Japan will lease five military aircraft to the Philippines that the latter plans to use to patrol territories it claims in the disputed South China Sea.
Japanese Defence Minister Gen Nakatani "reaffirmed the transfer" of the TC-90 surveillance planes in phone talks with his Philippine counterpart Voltaire Gazmin, said the Philippines' Defence Ministry spokesman Arsenio Andolong in a statement.
This is yet another sign of deepening security ties between the World War II foes, in the face of China's growing territorial ambitions.
Under a deal first announced in March by Philippine President Benigno Aquino, Japan will lease up to five TC-90s and help the Philippines train pilots and aircraft mechanics.
Mr Aquino had said the planes would be used to patrol the South China Sea.
Tensions in this vital waterway have risen since China began turning at least seven reefs into islands with military-grade airstrips. Last month, China began operating a 55m lighthouse on one of these islands, near where a United States warship sailed last year to challenge China's territorial claims.
China has also deployed missiles and fighter jets to Woody Island, part of the Paracel island chain in the northern half of the South China Sea, near Vietnam.
A report in the Hong Kong daily South China Morning Post said China plans to start reclamation work on Scarborough Shoal, about 200km west of the Philippines, later this year. Plans include building an airstrip there that will extend the Chinese air force's reach.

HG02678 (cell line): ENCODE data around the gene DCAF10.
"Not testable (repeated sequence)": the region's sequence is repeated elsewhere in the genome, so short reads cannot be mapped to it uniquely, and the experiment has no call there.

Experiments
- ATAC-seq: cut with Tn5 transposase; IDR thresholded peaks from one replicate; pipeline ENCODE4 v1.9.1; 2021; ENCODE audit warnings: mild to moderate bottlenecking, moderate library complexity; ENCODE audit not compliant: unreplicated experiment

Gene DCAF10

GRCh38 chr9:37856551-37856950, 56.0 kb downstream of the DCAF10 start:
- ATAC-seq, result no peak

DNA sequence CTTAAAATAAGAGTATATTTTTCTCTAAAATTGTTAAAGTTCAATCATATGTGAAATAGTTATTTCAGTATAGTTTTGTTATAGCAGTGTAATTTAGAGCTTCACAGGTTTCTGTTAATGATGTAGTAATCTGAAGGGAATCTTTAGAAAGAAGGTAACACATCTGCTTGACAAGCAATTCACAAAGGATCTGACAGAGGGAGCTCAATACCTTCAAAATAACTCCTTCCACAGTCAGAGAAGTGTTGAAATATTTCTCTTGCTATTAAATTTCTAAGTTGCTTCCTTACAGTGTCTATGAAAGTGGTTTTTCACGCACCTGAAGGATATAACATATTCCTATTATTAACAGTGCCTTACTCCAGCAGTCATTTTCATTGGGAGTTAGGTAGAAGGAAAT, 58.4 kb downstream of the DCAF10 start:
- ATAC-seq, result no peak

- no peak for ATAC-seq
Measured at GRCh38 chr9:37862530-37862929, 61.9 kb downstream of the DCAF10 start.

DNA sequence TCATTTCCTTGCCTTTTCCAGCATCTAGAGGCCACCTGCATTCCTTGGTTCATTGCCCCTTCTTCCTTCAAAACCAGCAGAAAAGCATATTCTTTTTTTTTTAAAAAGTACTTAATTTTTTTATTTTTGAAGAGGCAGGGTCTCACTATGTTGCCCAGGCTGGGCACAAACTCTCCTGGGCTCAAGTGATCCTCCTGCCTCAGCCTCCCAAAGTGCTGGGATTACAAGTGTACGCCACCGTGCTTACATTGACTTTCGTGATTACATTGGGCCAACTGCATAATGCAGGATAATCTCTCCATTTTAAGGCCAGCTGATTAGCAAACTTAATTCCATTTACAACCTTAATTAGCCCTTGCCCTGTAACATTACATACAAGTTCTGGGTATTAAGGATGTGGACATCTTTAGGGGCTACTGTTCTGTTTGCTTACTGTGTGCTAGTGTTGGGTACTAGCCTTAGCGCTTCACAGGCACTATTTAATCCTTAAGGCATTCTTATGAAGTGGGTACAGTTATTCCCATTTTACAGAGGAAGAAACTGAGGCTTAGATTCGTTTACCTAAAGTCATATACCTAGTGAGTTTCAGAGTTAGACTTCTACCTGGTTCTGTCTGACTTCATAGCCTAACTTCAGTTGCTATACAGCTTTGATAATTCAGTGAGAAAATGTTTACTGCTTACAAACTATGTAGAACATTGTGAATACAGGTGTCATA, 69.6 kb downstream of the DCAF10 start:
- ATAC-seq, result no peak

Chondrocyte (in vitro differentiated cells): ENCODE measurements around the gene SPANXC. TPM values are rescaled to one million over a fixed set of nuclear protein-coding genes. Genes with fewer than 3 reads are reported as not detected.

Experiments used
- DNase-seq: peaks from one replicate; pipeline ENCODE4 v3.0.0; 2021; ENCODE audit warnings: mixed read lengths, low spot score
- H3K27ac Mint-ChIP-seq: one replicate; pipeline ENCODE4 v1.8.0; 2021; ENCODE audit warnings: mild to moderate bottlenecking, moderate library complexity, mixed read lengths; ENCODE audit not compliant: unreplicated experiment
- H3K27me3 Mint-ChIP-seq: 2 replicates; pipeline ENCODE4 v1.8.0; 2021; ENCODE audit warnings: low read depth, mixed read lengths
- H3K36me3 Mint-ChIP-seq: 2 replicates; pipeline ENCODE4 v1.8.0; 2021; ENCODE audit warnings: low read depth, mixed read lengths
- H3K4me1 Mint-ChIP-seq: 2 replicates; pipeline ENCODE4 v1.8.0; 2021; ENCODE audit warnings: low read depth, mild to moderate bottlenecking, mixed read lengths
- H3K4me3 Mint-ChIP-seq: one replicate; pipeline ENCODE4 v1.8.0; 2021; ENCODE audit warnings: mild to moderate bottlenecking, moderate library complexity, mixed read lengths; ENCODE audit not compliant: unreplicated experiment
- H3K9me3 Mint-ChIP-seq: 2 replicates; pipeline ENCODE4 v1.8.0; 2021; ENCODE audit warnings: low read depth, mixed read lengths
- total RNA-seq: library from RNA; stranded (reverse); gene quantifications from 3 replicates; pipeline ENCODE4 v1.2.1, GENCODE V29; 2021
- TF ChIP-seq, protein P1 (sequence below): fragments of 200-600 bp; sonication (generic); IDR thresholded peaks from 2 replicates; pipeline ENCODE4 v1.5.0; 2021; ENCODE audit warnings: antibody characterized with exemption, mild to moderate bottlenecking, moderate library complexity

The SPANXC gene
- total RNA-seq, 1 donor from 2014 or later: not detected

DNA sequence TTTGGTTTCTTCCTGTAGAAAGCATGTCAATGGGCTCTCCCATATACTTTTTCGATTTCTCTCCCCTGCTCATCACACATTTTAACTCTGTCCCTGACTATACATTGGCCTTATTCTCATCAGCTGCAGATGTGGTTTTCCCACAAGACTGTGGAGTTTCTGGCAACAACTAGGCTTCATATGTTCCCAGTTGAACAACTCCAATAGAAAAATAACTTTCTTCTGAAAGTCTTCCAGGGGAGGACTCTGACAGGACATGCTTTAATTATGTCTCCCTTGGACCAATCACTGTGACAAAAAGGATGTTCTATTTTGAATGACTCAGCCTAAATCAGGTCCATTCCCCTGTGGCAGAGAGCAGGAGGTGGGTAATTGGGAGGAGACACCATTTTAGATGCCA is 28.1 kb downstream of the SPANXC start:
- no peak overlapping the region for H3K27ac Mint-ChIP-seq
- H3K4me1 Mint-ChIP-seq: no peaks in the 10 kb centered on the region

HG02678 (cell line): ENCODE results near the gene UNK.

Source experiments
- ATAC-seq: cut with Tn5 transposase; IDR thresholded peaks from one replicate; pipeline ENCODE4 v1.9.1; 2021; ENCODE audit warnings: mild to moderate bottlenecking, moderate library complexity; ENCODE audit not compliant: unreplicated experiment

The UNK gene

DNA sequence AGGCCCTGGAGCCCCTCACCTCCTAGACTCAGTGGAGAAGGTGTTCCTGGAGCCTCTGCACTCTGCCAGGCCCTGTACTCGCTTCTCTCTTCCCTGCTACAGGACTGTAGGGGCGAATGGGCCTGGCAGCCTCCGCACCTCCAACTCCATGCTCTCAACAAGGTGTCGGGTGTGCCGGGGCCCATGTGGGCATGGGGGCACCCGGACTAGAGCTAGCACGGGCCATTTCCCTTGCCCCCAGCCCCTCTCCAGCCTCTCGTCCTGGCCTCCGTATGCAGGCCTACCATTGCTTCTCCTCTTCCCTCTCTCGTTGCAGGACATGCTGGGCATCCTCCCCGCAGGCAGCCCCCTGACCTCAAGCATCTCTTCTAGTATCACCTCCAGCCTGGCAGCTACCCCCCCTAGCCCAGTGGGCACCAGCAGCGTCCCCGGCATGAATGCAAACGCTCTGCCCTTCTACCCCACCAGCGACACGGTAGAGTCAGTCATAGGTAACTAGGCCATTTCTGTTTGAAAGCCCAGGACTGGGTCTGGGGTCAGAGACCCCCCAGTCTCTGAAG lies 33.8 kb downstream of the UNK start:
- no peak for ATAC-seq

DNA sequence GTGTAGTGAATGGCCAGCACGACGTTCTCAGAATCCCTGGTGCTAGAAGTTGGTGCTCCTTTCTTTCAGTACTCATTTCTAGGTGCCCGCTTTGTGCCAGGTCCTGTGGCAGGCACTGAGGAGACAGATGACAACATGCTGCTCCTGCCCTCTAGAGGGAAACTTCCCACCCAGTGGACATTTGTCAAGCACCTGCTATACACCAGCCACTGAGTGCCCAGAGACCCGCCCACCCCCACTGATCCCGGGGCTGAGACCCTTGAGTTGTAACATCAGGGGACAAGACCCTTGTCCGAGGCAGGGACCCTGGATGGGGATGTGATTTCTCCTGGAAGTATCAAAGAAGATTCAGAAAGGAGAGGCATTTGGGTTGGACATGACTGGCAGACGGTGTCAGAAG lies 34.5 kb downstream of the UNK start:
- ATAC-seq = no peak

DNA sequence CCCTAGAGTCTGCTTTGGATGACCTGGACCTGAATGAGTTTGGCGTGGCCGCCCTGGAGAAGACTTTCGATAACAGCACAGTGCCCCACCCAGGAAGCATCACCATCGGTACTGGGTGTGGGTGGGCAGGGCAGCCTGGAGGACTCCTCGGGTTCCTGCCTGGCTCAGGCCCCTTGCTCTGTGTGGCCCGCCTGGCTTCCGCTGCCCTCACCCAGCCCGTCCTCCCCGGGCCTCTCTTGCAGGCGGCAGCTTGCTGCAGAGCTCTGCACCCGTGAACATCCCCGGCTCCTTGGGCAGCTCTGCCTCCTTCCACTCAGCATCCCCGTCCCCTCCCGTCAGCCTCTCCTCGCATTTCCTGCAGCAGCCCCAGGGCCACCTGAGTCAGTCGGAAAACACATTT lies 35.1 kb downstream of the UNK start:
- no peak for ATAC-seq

US Defence Secretary Ashton Carter told a congressional hearing last week that Scarborough "is a piece of disputed territory that, like other disputes in that region, has the potential to lead to military conflict".
China claims most of the energy- rich waters of the South China Sea. But neighbours Brunei, Malaysia, the Philippines, Taiwan and Vietnam also have claims.
"We agreed that it is important for all the countries in the region to strengthen cooperation in order to maintain peace and stability of the South China Sea," Mr Nakatani told reporters.
"We believe that improving the Philippines' capability will lead to stability in the region," he added.
It will be Japan's first lease of its Self-Defence Forces' aircraft to another state after it recently lifted a self-imposed ban on arms exports.
With a range of some 1,900km, the TC-90s will double the area that the Philippines can patrol.
The Philippines, saddled with a severely under-equipped military, has been seeking to strengthen ties with Japan as tensions mount over the South China Sea.
In February, Japan agreed to supply it with military hardware, which officials said may include anti-submarine reconnaissance aircraft and radar technology.
Japan has its own dispute with China in the East China Sea over uninhabited islands it administers that are also claimed by Beijing.
The Japanese warship Ise last month sailed into a Philippine port near the South China Sea.
It marked the third time that vessels from the Japan Maritime Self- Defence Force visited the Philippines this year. A minesweeper visited in March and the submarine Oyashio, along with two destroyer escorts, docked on April 3.
The French frigate Guepratte, meanwhile, will arrive in the Philippines today for a "goodwill visit", the Philippine Navy said.